Is Dirty Soda Good for You?


“Combining Pepsi and milk has long been a secret hack among Pepsi fans,” said Todd Kaplan, Pepsi’s chief marketing officer, in a media release announcing the campaign. But experts say Pepsi and these fans are not and never were reinventing the wheel. The combination is not novel — it’s been around for years at this point. Various countries have numerous versions of this combination like the Punjab province of Pakistan where it is commonly consumed, and is called doodh soda or pakola doodh which translates to carbonated milk. It is also popular among Morman communities where the concept of combining milk and soda, or ‘dirty soda,’ has been popular among for several years. This population typically abstains from alcohol and hot beverages.

The term is relative and it might be difficult to come up with precise numbers. The nutrient content is difficult to quantify because it is dependent on a few key factors. First and foremost, the type of milk is important. Although all dairy milk have a similar protein content, the fat content and thus the calorie content vary. Second, the ratio is important.

If someone is using a 12 oz. can of Pepsi and a 8 oz. of whole milk, this drink would have 296 calories and 53 grams of sugar. Pepsi contains 150 calories and 41 grams of sugar, all added sugar. Milk has 146 calories and 12 grams of sugar, none of which are added. The amount of calories is equivalent to a snack without providing a significant source of nutrients from the soda itself. One cup of whole cow’s milk also has 8 grams of protein and 28 percent of your daily calcium needs, essential for muscle and bone health.

Does Adding Milk to Pepsi make it Healthier?

While dairy milk is a nutrient-dense option, providing 13 essential vitamins and minerals along with protein, it’s offset at least to some degree by diluting it with the addition of Pepsi. The most significant impact comes from sugar.

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The Dietary Guidelines for Americans 2020-2025 recommends that people ages 2 and older keep their intake of added sugars to less than 10% of their caloric consumption. Therefore, person consuming 2,000 calories per day should limit their added sugar intake to 200 calories from added sugar, which is about 12 teaspoons or 50 grams. Pilk has 41 grams of added sugar (1 Trusted Source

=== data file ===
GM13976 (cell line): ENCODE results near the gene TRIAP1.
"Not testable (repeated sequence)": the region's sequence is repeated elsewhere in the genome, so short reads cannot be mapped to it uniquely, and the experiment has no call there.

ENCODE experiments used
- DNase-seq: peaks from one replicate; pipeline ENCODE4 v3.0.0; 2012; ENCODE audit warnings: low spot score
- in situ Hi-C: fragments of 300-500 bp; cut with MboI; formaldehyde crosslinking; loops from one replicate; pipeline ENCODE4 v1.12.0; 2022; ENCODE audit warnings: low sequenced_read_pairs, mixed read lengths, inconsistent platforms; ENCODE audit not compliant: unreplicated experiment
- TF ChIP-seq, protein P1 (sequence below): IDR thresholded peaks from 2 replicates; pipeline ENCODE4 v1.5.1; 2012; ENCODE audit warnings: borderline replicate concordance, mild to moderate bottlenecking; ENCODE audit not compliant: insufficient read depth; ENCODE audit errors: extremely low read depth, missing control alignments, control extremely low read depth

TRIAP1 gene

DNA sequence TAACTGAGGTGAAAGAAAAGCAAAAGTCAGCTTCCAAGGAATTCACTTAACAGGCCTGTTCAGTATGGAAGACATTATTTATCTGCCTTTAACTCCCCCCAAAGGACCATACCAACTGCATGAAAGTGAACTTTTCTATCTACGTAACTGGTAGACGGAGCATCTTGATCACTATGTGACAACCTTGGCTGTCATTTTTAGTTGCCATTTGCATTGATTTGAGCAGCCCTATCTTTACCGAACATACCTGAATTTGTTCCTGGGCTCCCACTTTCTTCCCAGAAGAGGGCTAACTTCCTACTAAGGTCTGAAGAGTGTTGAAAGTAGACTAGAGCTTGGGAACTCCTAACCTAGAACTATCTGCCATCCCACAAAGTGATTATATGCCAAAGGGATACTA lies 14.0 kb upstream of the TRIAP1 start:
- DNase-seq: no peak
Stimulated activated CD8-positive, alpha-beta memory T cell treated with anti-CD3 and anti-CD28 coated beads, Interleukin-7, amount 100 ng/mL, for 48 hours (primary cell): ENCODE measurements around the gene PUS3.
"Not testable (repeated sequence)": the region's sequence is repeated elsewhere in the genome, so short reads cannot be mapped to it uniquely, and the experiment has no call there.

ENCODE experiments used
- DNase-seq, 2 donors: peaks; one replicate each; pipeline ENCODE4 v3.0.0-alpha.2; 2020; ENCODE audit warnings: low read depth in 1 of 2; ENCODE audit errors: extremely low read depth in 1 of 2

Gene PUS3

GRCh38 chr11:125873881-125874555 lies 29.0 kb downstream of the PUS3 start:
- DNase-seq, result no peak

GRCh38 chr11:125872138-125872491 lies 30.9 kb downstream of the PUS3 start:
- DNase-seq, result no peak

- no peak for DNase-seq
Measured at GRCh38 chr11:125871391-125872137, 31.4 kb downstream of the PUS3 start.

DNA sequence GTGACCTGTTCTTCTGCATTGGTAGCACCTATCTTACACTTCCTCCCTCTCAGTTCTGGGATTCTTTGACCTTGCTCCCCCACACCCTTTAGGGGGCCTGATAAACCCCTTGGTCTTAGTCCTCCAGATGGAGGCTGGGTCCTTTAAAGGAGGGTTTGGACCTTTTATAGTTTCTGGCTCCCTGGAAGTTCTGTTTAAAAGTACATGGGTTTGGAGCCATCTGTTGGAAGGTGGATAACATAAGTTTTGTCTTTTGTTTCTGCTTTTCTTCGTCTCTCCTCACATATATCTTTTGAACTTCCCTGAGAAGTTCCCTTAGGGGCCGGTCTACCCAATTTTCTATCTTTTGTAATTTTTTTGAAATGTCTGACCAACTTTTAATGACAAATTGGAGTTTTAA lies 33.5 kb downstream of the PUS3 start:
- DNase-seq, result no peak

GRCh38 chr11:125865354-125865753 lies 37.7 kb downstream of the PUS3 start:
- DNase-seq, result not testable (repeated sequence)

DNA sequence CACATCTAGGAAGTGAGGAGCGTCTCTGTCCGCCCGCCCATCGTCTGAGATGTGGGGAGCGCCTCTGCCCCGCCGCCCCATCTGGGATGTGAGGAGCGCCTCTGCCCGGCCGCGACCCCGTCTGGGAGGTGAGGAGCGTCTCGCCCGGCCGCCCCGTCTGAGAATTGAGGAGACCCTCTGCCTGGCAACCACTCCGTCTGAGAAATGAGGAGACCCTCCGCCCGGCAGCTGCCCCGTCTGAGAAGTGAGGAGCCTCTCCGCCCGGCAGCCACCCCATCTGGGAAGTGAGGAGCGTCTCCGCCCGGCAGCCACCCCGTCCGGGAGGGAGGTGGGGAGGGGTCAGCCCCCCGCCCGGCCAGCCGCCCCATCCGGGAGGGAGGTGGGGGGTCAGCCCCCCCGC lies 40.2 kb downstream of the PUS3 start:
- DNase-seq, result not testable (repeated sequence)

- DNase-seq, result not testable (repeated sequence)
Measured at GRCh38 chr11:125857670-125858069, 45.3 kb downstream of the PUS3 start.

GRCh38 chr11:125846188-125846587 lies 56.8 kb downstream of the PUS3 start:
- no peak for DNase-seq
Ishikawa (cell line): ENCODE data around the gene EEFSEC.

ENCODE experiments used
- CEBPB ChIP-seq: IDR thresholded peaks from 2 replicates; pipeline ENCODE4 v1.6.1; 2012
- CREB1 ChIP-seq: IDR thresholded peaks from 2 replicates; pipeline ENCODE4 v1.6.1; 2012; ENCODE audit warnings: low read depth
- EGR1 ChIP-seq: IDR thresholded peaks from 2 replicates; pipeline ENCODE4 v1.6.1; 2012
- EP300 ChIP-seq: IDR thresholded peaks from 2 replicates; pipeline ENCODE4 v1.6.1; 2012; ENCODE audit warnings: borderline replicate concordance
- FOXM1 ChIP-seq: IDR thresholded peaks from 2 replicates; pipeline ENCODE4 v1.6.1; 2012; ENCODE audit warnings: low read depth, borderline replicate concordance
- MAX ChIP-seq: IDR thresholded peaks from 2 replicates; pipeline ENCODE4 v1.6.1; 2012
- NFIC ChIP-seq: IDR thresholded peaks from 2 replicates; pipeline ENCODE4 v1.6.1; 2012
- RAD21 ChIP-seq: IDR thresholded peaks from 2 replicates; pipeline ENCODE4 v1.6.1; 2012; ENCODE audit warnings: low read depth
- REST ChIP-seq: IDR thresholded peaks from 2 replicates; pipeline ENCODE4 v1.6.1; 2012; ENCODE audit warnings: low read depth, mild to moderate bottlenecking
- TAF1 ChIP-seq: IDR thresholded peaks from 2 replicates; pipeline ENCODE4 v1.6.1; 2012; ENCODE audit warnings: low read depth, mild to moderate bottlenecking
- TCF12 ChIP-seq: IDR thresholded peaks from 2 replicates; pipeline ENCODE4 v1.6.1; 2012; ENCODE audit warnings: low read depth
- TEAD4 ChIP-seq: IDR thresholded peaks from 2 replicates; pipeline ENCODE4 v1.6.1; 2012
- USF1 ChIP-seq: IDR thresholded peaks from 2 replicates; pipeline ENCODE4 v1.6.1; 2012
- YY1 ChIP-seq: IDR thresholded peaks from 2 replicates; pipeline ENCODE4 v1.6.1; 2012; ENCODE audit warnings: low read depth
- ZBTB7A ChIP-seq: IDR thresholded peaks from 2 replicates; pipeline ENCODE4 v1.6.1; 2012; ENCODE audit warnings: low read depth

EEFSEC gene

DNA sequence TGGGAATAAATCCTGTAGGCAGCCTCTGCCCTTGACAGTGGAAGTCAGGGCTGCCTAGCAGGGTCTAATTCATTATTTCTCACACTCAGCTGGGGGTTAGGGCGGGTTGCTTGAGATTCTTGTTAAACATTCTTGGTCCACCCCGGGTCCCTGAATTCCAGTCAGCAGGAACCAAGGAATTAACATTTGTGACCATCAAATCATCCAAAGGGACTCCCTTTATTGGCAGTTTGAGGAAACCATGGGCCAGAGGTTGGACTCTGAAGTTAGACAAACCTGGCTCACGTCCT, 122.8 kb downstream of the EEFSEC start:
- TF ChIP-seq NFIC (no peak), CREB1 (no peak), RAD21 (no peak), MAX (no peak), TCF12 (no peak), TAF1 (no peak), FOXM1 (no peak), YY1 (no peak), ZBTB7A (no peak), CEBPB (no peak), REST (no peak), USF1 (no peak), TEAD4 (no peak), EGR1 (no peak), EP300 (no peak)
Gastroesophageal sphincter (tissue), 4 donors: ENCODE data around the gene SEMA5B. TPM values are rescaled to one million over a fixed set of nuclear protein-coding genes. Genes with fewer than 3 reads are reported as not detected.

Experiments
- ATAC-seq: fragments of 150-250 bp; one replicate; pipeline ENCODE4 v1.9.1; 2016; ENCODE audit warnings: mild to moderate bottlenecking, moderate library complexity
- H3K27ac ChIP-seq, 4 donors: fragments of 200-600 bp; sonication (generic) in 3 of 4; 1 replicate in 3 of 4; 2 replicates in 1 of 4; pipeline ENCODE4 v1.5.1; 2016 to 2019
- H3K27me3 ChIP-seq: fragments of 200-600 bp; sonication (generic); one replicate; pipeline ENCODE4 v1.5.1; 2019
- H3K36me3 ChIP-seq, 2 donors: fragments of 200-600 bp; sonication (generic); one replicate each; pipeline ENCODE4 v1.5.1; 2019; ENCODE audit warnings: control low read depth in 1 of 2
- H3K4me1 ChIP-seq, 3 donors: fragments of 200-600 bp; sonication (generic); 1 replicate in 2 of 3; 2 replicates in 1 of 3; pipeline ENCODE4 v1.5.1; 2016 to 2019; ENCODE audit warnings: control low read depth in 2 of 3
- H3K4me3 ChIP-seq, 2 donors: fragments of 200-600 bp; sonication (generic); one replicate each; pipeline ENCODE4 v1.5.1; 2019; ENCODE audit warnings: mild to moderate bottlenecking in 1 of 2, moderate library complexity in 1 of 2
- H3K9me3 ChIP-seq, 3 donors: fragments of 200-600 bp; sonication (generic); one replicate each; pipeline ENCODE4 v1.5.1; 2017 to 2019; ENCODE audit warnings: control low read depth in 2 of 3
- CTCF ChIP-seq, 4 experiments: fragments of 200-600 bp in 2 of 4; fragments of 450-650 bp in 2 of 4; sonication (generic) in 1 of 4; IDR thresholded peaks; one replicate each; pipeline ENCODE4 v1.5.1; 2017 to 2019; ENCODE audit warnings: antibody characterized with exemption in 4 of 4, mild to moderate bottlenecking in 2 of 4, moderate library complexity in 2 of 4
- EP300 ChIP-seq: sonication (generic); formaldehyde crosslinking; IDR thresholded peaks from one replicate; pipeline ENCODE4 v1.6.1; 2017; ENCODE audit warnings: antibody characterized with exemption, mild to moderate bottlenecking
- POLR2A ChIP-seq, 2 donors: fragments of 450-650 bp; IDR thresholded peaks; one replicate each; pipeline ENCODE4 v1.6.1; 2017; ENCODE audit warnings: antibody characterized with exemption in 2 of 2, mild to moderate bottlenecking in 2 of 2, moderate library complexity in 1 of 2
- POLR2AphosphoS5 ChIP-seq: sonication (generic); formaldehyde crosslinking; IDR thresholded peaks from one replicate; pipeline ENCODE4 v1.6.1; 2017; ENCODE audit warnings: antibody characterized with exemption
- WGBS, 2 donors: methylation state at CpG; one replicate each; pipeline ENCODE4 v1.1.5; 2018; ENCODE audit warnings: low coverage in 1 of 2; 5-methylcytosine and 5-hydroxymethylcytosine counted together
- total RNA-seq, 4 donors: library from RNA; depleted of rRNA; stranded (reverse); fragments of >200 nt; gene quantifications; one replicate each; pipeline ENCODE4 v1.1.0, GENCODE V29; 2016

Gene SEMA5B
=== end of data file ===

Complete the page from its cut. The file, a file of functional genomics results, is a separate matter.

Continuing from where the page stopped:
Get the Facts: Added Sugars

Go to source

).

Affect of Pilk on Health

As with all things, common recommendation is to indulge with moderation, get a chance to try everything in small amounts. The issue is with the consumption of Pilk with cookies, which will only add to the sugar content. Experts don’t recommend considering Pilk a nutritious source of vitamins and nutrients. While there is nothing inherently wrong with drinking soda or consuming dairy, there is no compelling reason to do so. When it comes to soda, the scientific community agrees that the more soda – and even diet soda – one consumes, the greater one’s risk for a variety of chronic diseases, including obesity.

Several studies over the years have raised alarms about sugary beverage consumption. A study of of more than 37,000 men and nearly 80,700 women indicated that long-term sugary beverage consumption was associated with a higher risk of death from cardiovascular disease and cancer (2 Trusted Source
Long-Term Consumption of Sugar-Sweetened and Artificially Sweetened Beverages and Risk of Mortality in US Adults

Go to source).

Another study of more than 450,000 people from 10 European countries indicated that consuming total, sugar-sweetened, and artificially-sweetened soft drinks were linked with a higher chance of all-cause mortality (3 Trusted Source
Association Between Soft Drink Consumption and Mortality in 10 European Countries

Go to source).

Individuals with diabetes and lactose intolerances should be particularly careful. Having diabetes doesn’t mean someone can’t eat or drink carbs – they just need to monitor for blood sugar changes and adjust insulin or medication accordingly. For people with lactose intolerance, some milk options like Lactaid or A2 milk, which is milk made from cows who produce only the A2 protein, can soften the uncomfortable stomach symptoms they’ll likely experience.

While Pilk might be a fleeting trend, it is important to keep in mind how this fits in one’s diet and whether it is worth a shot or not.

References :

  1. Get the Facts: Added Sugars – (https://www.cdc.gov/nutrition/data-statistics/added-sugars.html)
  2. Long-Term Consumption of Sugar-Sweetened and Artificially Sweetened Beverages and Risk of Mortality in US Adults – (https://pubmed.ncbi.nlm.nih.gov/30882235/)
  3. Association Between Soft Drink Consumption and Mortality in 10 European Countries – (https://pubmed.ncbi.nlm.nih.gov/31479109/)

Source: Medindia



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